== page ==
Valentine's Day: How to avoid those 'love blunders'
COLCHESTER, Vt. (Catholic Online) – The custom of showing affection and attention to loved ones on Valentine’s Day, Feb. 14, has become part of the fabric of our culture. There is a kind of unwritten law or expectation that, on that day, spouses are supposed to do or give something that signifies their love of their partner.
ROSES ARE RED – Roses are a traditional gift indicating love and romance any day of the year but particularly on Valentine's Day. The late medieval custom of exchanging love notes on St. Valentine's Day has little to do with saints and is thought to have developed from the belief that the day marked the start of the mating season of birds. Author Mary Carty says woe to those who fail to make the time observe Valentine’s Day as a special opportunity to show one’s spouse a token of love. (www.freedigitalphotos.net)
For anyone living as a hermit or who may be too busy to have noticed that this important day approached and has now arrived, the following 10 clues are offered as reminders to meet expectations their spouse may have:
1. It is noted on most calendars.
2. It is listed as an “event” on most Web portals.
3. Magazines are running stories related to the topic.
4. Candy companies create special red packaging in the shape of a heart that has been seen in stores for weeks.
5. Florists have been advertising beautiful bouquets of red roses.
6. Jewelry stores have been promoting the symbol of everlasting love, from solitaires to strings of pearls.
7. Card companies offer even more ways this year to communicate the idea than last.
8. Your kids may be bringing home projects related to the day.
9. Television ads continue reminding us of day at every opportunity.
10. Internet designers create animation from symbols related to the event.
The choice can then be to celebrate the event or do nothing and see it as a conspiracy by vendors to sell products.
Yet, if a spouse forgets the date or consciously decides to not note it in any meaningful way, he or she can break the symbol itself.
Yes, they can break their loved one’s heart if there is no acknowledgement of love on Valentine’s Day.
Some may say that the day has become annoyingly commercial and may want to boycott anything related to Valentine’s Day as an act against the effects of capitalization on Western civilization.
Woe to those who choose to place their political beliefs ahead of or fail to make the time for what has become a common custom in this country. Valentine’s Day is that extra special day in the year to show one’s spouse a token of love.
Maybe this Madison Avenue-promoted “event” makes money for the stockholders of merchandisers and for retailers, but ironically, it also may bring couples together again by providing an opportunity to build a special memory and actually, believe it or not, save a marriage or two.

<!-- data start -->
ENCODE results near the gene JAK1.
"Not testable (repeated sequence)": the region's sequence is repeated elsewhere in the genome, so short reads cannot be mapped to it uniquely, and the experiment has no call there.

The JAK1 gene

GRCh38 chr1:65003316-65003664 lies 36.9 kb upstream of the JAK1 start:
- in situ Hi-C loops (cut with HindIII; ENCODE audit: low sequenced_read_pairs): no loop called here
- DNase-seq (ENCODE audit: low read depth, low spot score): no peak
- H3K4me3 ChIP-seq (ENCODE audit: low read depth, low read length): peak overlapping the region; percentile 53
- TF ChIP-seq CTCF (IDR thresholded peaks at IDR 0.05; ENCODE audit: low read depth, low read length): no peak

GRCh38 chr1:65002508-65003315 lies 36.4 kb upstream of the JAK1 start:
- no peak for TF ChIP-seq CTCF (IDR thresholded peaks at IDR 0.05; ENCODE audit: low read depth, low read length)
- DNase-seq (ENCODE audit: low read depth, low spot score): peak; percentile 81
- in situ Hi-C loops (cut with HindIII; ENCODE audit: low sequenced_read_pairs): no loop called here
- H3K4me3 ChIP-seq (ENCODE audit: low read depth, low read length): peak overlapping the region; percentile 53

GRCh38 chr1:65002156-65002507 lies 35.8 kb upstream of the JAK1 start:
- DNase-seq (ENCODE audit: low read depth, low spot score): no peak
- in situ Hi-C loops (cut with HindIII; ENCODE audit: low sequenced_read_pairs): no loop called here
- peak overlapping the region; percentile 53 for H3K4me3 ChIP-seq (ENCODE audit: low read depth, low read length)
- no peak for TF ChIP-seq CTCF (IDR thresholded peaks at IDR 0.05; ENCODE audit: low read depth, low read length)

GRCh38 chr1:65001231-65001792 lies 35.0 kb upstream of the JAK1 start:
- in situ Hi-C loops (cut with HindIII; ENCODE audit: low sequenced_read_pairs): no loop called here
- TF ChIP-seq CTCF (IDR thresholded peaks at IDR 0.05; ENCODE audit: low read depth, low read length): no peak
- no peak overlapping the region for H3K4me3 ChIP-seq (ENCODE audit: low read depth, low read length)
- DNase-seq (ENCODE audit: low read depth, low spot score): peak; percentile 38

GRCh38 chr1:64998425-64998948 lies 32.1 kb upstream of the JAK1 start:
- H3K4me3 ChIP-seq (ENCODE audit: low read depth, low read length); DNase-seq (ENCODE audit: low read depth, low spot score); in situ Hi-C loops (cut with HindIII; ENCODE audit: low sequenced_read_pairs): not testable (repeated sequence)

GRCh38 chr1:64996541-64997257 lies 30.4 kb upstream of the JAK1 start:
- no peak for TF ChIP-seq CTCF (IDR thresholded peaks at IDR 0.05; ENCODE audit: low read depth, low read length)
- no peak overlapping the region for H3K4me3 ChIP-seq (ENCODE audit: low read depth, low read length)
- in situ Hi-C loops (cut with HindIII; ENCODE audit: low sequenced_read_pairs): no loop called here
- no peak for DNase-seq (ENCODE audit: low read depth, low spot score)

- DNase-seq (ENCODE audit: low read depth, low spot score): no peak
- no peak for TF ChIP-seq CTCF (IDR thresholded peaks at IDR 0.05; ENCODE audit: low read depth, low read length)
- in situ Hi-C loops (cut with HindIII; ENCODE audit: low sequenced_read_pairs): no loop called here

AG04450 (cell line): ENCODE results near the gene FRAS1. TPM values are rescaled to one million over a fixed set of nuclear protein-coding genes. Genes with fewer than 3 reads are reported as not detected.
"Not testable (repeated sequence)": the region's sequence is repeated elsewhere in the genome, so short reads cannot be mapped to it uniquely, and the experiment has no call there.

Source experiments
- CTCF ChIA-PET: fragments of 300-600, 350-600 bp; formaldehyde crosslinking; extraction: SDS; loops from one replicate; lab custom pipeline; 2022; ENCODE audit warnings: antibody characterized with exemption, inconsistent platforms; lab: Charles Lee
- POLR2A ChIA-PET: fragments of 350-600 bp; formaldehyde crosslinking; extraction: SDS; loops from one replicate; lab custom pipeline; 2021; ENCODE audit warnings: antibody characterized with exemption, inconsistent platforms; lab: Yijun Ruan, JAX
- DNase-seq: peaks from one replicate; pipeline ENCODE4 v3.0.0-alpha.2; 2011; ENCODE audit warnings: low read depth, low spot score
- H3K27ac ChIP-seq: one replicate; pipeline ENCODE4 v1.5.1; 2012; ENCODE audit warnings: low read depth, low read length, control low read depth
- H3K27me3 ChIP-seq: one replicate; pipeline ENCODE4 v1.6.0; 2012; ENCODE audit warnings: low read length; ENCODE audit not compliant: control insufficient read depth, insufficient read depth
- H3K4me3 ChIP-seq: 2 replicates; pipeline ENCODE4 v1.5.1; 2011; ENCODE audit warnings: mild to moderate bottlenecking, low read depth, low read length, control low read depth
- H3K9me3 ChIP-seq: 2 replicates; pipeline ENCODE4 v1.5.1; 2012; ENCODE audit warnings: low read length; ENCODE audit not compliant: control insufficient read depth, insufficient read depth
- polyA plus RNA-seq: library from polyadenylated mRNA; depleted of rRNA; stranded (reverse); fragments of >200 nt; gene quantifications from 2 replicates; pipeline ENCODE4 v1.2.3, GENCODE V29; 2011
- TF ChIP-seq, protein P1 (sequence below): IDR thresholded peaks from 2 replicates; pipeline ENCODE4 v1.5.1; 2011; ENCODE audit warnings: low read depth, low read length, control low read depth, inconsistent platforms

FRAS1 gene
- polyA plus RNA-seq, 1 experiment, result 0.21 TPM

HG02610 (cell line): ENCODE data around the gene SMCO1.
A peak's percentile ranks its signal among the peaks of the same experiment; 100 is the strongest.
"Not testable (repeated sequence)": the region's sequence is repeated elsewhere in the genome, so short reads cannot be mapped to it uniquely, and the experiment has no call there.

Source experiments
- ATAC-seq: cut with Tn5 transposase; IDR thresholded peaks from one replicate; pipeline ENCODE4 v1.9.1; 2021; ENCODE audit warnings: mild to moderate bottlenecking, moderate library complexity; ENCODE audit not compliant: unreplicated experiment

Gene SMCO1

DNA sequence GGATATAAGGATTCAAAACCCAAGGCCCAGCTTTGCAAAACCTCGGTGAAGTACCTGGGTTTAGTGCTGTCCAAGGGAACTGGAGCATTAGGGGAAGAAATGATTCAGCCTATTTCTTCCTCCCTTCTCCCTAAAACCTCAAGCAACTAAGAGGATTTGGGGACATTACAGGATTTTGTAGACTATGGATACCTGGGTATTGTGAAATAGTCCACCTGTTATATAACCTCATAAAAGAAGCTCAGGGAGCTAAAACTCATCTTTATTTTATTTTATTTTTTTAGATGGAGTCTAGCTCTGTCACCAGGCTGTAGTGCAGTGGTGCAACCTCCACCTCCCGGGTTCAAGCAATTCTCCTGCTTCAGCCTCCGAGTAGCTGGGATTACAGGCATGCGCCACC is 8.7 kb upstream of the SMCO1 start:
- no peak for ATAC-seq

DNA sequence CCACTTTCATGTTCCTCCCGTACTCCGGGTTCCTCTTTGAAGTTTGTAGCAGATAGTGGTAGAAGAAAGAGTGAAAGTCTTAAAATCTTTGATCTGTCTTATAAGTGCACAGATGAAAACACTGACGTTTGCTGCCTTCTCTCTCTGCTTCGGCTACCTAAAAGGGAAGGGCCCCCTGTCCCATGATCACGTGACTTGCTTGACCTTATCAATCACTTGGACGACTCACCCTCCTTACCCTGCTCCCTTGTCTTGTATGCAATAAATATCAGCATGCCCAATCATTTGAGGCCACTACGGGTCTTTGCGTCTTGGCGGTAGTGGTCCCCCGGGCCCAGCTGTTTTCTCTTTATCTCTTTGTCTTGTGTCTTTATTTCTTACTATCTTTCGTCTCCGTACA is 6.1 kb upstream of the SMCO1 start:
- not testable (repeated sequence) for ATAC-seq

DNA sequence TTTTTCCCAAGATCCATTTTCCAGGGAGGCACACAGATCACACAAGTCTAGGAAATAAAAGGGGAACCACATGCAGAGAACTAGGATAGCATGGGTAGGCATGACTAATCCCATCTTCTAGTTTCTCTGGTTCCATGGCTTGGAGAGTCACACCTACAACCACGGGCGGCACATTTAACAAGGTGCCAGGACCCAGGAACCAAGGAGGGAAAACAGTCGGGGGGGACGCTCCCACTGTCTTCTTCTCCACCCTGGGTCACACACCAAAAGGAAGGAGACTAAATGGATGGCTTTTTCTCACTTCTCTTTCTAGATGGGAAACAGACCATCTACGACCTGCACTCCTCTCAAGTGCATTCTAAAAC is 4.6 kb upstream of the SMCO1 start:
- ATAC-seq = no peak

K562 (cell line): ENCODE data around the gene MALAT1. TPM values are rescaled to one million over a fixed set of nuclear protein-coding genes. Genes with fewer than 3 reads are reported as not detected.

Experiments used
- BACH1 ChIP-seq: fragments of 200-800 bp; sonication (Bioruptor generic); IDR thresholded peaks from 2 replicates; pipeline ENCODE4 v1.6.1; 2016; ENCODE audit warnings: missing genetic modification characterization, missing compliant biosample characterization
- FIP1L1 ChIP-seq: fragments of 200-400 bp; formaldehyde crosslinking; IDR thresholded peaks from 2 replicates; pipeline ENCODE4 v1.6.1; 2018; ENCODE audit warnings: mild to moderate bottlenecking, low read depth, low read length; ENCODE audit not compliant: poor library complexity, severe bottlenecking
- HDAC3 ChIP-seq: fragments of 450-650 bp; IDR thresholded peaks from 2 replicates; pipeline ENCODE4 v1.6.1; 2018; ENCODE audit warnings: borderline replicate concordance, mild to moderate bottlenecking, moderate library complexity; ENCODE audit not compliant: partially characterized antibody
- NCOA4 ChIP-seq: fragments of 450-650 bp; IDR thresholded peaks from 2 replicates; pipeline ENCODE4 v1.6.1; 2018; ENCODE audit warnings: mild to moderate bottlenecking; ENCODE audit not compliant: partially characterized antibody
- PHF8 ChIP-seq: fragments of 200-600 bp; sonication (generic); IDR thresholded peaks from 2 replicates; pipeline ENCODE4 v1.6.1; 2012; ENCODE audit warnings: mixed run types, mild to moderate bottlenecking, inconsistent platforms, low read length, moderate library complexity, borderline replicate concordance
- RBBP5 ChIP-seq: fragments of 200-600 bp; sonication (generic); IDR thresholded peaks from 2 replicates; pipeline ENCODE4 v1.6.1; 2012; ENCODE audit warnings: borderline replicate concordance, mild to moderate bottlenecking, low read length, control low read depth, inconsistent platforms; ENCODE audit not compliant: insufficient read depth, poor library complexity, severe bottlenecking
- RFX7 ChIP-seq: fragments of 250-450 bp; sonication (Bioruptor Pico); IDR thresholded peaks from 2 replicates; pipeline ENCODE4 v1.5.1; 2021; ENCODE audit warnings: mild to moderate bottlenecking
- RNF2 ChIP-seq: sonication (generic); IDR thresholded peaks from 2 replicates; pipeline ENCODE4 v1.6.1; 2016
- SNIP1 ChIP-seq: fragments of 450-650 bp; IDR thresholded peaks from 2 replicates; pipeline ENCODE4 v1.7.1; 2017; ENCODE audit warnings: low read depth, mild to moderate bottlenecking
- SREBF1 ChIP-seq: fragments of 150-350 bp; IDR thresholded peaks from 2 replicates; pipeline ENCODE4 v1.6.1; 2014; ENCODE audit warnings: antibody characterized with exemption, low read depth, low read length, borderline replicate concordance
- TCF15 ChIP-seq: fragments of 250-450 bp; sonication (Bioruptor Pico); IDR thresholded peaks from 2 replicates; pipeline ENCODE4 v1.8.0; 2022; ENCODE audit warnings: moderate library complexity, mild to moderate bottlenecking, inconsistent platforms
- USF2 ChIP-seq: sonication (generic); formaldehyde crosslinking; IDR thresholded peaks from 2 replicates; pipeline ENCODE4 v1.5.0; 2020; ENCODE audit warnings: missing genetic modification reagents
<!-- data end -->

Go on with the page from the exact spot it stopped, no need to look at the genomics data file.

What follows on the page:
As many married couples find their days are filled with work and responsibilities, there may not be as much time as we would like or need to spend with our spouse with whom we share life, family, history, intimacy and love.
Could a busy schedule have crowded out special time to spend together? Is the phrase “I love you” not spoken freely, or at all?
Valentine’s Day offers an opportunity for time together and to change the dynamic of making love present in our lives.
A mere card might suffice with a thoughtful message of love. Flowers, candy and/or a romantic dinner would do as well.
If you have the financial resources, consider taking or setting up for a specific later date for a romantic getaway for the two of you. Many couples find that having a chance to get off the treadmill of everyday expectations and responsibilities can do so much to infuse a sense of joy into the relationship and makes an important statement as to the priority of the marriage of the couple’s lives.
All of these things and activities do cost money and if a person does not extra money for such gifts or chooses not to “go commercial,” there are “priceless” gifts that may even be more meaningful.
Here are 10 ideas that might make this Valentine’s Day particularly special:
- Cook a special meal, and even bring out the linen tablecloth and china.
- Use a bit of creativity and make a card.
- Get out a paper and pen and write your loved one a poem.
- Pull out the wedding album and take a stroll down memory lane.
- Take a walk and hold hands.
- Talk about your first date and proposal.
- Put on some favorite romantic music and dance.
- Talk about the dreams you have that have gone unrealized and how you both can support each other to work to make them happen.
- Acknowledge in prayer to God the gratitude you both feel for the experience of Christian love in your life.
- Let the other know, that out of the billions of people on this planet, you chose and continue to choose to love and share life with him or her.
And, remember, that while Valentine’s Day is celebrated once a year, the expression of love – spontaneous or planned; expensive, inexpensive or costing nothing – should be something husbands and wives are on the receiving and giving ends throughout the year.
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Mary Carty is the Home and Family editor for Catholic Online.
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Pope Benedict XVI's Prayer Intentions for January 2013
General Intention: The Faith of Christians. That in this Year of Faith Christians may deepen their knowledge of the mystery of Christ and witness joyfully to the gift of faith in him.
Missionary Intention: Middle Eastern Christians. That the Christian communities of the Middle East, often discriminated against, may receive from the Holy Spirit the strength of fidelity and perseverance.
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